HC Deb 03 June 1852 vol 121 cc1433-6

Order read for resuming Adjourned Debate on Amendment proposed to Question [28th May], "That the Bill be now read a Second Time; and which Amendment was to leave out the word" now," and at the end of the Question to add the words" upon this day three months."

Question again proposed, "That the word 'now' stand part of the Question." Debate resumed.


said, that he was ready to make an omission in the Bill that would remove all the objections urged against it by the hon. and learned Member for Youghal (Mr. Anstey). The object of the Bill was simply to render valid the resignation of the Bishop of New Zealand of a portion of his diocese, out of which a new See was to be formed. The hon. and learned Gentleman objected that the terms of the Bill went beyond that intention, and would enable the Crown by Act of Parliament to make a new colonial bishop. He (Mr. Adderley) believed that some of the words might be made to bear that construction, and therefore he would be ready in Committee to omit them, so as to obviate the hon. and learned Member's objections.


said, that the alterations he desired were very material, and before he could consent to the second reading he must see the precise Amendment which the hon. Gentleman was willing to make. The Crown had now no ecclesiastical supremacy over the Colony; but the wording of this Bill would have the effect of indirectly establishing the supremacy.


could assure the hon. and learned Gentleman that he was perfectly willing that the Bill should only render valid the resignation. He would not go beyond that resignation, and would not touch the constitution of the new diocese. He would leave it to the Crown to constitute the See by Letters Patent at its pleasure.


said, he must remind the right hon. Chancellor of the Exchequer that he had promised that no business would be proceeded with at that late hour (quarter past one).


said, that this was not a Government measure, and he had no control over it.


said, he should move that the debate be adjourned.

Motion made, and Question put, "That the Debate be now adjourned."

The House divided —Ayes 8; Noes 54: Majority 46.

Question again proposed:—Whereupon Motion made, and Question proposed, "That this House do now adjourn."


said, that he was willing wholly to carry out the views of the hon. and learned Gentleman (Mr. C. Anstey), and to remove the objections that he had stated to the Bill. But the proper time for doing so would be when the Bill got into Committee.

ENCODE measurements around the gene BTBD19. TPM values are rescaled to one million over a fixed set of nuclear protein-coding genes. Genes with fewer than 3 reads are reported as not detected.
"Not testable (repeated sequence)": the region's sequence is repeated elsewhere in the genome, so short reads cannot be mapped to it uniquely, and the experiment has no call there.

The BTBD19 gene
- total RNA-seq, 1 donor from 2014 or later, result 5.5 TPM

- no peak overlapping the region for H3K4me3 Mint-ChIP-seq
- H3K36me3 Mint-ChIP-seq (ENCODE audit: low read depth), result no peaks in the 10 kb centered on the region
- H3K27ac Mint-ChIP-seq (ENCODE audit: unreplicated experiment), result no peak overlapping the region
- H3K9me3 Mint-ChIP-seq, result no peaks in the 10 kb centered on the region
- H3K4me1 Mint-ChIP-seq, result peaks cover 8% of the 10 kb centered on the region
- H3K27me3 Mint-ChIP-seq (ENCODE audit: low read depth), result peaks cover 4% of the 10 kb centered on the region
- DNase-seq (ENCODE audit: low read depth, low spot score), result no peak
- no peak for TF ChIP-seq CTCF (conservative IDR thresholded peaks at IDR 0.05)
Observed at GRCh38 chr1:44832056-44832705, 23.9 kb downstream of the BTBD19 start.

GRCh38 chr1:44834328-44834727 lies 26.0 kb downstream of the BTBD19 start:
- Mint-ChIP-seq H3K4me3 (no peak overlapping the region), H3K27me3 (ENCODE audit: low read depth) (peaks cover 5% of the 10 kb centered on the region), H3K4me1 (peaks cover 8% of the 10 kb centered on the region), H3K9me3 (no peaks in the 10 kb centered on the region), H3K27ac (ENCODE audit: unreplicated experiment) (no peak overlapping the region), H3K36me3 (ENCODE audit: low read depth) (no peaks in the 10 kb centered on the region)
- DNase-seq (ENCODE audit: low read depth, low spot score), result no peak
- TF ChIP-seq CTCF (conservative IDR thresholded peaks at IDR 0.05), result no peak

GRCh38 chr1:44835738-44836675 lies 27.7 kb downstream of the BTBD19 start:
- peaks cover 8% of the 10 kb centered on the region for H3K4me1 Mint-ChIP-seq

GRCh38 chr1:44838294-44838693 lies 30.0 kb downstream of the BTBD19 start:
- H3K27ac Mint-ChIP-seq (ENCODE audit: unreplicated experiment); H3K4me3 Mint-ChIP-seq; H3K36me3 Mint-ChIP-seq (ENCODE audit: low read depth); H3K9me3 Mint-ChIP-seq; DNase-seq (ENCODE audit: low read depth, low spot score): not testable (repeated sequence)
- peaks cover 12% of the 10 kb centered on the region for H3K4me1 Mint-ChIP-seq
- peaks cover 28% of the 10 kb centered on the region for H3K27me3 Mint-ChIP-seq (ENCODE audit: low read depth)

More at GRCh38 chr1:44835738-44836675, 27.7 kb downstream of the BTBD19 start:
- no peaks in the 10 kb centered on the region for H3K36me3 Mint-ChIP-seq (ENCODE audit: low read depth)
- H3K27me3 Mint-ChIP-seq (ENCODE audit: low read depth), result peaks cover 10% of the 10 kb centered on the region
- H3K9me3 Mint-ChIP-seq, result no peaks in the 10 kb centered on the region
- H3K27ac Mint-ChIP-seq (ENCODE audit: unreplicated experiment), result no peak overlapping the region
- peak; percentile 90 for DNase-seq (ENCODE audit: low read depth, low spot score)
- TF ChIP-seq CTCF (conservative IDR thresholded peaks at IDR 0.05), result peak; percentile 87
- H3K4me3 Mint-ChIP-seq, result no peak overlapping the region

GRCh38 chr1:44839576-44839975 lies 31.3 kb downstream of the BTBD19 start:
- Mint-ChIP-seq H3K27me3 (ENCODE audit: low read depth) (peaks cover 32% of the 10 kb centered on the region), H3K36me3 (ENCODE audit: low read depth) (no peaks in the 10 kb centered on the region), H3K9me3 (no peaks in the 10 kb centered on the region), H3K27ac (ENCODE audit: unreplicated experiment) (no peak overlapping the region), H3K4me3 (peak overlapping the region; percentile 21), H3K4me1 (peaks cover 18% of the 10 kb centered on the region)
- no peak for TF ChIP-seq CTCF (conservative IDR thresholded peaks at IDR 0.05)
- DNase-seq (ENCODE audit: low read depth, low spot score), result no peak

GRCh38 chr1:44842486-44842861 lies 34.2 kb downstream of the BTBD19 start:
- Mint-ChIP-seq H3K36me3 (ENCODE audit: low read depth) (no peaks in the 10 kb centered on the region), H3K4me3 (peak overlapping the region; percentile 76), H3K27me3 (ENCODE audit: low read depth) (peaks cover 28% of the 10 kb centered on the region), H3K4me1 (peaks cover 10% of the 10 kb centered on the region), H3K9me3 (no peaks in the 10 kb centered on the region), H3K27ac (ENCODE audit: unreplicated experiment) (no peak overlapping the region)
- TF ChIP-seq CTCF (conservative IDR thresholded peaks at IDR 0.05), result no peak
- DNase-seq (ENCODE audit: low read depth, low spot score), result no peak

said, he would make this proposal. Let the Bill be postponed till to-morrow, and in the meantime the hon. Gentleman could consider the Amendments which he (Mr. C. Anstey) had put into his hands. He denied that, legally, there was any power in the Crown to make any See of New Zealand at all. The words "any law or custom to the contrary notwithstanding" should be struck out.


said, the House might either pass the second reading at once, and leave this question to he dealt with in Committee, or might let the matter stand over, and then see whether the Amendments were necessary or not.


was ready to arrange the alterations in the Bill with the hon. and learned Member in private, so that it might now be read a second time.


said, he could not consent to that arrangement after the principle stated by the hon. and learned Member for Youghal (Mr. C. Anstey), after the denial he had most distinctly made of the right of the Crown to appoint any bishops at all. [Mr. C. ANSTEY denied that he did so.] He could not accede to what he understood now to be the proposition of the hon. and learned Member, which would virtually amount to that denial, whatever the hon. and learned Mem- ber's opinion might be on the subject, and although he was fully aware of the importance of having this Bill passed, and of the absolute necessity of creating this new bishopric, he should feel it inconsistent with his duty, whatever might be the feeling of his hon. Friend (Mr. Adderley) behind him, if he were to consent to the alterations proposed, which would virtually be maintaining opinions to which he could not agree, and which he would not submit to or acknowledge. He should be willing to consent to certain alterations in the Bill that would obviate any fair objections to it, but he would not allow any alteration in regard to the principle of the Bill.


said, he hoped that the hon. and learned Attorney General would find equal firmness on that (the Opposition side of the House. He, for one, was totally opposed to multiplying the number of bishops. As one opposed to an Established Church paid out of the revenues of the country, he should most strongly resist the extension to the Colonies of a system which he trusted to live to see abolished in this country.


said, after the hon. and learned Attorney General's speech and the constant use of the expression, "I will not allow," it was quite clear that this was a Government Bill. He was anxious not to inconvenience the right hon. Gentleman opposite, and he would, therefore, not press his Motion for the adjournment of the House.


begged to explain. This was not the Bill of Her Majesty's Government at all, but of a private Member. When he stated that there were principles either to be abandoned or maintained, to which he could not give his assent, he said that, not as a member of the Government, but as an individual Member of the House.

Motion, by leave, withdrawn;Debate further adjourned till To-morrow.

The House adjourned at Two o'clock.